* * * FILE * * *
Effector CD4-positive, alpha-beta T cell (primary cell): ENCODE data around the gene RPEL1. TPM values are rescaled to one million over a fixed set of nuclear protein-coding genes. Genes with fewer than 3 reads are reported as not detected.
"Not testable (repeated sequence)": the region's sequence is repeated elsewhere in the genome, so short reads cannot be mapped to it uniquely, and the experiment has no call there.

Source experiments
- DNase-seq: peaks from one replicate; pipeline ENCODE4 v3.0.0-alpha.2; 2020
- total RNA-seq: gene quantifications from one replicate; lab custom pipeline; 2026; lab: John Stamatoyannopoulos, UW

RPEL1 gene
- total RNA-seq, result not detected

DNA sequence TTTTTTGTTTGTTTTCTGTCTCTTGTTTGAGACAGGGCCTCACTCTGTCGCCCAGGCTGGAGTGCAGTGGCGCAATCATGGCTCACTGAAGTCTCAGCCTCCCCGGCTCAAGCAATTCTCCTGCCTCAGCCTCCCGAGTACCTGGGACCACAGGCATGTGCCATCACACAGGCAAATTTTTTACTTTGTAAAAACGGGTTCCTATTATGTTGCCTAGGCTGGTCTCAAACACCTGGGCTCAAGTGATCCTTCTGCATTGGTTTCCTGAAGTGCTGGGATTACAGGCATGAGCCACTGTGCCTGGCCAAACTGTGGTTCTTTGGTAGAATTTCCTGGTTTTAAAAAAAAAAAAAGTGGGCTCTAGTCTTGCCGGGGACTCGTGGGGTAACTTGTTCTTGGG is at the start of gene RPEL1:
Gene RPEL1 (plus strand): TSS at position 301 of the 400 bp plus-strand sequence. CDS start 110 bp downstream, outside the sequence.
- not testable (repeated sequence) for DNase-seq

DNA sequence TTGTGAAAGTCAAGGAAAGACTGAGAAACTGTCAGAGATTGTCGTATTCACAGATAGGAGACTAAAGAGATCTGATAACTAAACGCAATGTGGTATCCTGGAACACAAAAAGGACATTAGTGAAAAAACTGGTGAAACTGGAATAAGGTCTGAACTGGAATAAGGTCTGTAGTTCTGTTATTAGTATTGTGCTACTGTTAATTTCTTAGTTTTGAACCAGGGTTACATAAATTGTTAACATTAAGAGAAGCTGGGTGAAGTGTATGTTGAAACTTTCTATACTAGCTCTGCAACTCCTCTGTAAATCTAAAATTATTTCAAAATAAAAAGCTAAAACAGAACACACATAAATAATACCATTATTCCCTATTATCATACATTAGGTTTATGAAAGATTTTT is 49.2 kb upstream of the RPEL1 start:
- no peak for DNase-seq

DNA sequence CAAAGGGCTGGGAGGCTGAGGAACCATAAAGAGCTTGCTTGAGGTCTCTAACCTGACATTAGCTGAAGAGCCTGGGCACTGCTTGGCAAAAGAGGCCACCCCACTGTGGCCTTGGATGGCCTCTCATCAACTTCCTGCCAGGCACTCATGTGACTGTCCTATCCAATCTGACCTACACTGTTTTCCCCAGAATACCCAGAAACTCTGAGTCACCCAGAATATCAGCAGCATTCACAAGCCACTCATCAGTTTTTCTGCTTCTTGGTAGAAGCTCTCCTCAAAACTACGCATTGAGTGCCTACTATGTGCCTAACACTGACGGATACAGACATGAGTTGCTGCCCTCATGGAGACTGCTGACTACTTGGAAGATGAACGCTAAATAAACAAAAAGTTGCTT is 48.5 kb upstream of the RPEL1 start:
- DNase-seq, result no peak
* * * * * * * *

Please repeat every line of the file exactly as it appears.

Effector CD4-positive, alpha-beta T cell (primary cell): ENCODE data around the gene RPEL1. TPM values are rescaled to one million over a fixed set of nuclear protein-coding genes. Genes with fewer than 3 reads are reported as not detected.
"Not testable (repeated sequence)": the region's sequence is repeated elsewhere in the genome, so short reads cannot be mapped to it uniquely, and the experiment has no call there.

Source experiments
- DNase-seq: peaks from one replicate; pipeline ENCODE4 v3.0.0-alpha.2; 2020
- total RNA-seq: gene quantifications from one replicate; lab custom pipeline; 2026; lab: John Stamatoyannopoulos, UW

RPEL1 gene
- total RNA-seq, result not detected

DNA sequence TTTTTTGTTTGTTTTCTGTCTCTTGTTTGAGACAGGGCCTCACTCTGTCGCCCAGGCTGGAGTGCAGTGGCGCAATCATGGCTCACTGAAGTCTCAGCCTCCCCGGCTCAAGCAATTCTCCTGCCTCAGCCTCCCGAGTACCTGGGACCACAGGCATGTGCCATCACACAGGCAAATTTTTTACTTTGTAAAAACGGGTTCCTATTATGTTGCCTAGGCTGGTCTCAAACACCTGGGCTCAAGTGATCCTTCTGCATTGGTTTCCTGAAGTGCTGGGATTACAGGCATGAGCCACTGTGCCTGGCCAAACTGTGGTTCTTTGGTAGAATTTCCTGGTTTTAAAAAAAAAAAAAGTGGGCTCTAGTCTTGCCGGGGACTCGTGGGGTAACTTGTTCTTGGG is at the start of gene RPEL1:
Gene RPEL1 (plus strand): TSS at position 301 of the 400 bp plus-strand sequence. CDS start 110 bp downstream, outside the sequence.
- not testable (repeated sequence) for DNase-seq

DNA sequence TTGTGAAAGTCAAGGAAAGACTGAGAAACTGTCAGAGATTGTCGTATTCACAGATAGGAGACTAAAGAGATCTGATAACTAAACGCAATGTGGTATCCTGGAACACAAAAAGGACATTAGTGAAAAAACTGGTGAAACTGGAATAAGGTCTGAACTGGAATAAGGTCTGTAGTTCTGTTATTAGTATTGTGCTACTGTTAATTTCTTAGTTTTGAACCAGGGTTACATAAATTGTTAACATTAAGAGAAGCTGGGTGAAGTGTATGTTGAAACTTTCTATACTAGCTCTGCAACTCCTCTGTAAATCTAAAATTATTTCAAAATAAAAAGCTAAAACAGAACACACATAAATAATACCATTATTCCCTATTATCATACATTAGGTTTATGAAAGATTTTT is 49.2 kb upstream of the RPEL1 start:
- no peak for DNase-seq

DNA sequence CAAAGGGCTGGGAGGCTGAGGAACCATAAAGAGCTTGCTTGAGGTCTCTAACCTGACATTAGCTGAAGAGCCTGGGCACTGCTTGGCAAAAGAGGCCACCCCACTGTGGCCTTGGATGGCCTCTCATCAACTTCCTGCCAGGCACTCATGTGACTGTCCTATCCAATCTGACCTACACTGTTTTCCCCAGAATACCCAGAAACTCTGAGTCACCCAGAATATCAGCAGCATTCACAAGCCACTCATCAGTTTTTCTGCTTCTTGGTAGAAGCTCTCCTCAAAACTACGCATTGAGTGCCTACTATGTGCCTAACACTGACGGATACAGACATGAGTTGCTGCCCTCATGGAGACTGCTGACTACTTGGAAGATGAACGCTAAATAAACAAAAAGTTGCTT is 48.5 kb upstream of the RPEL1 start:
- DNase-seq, result no peak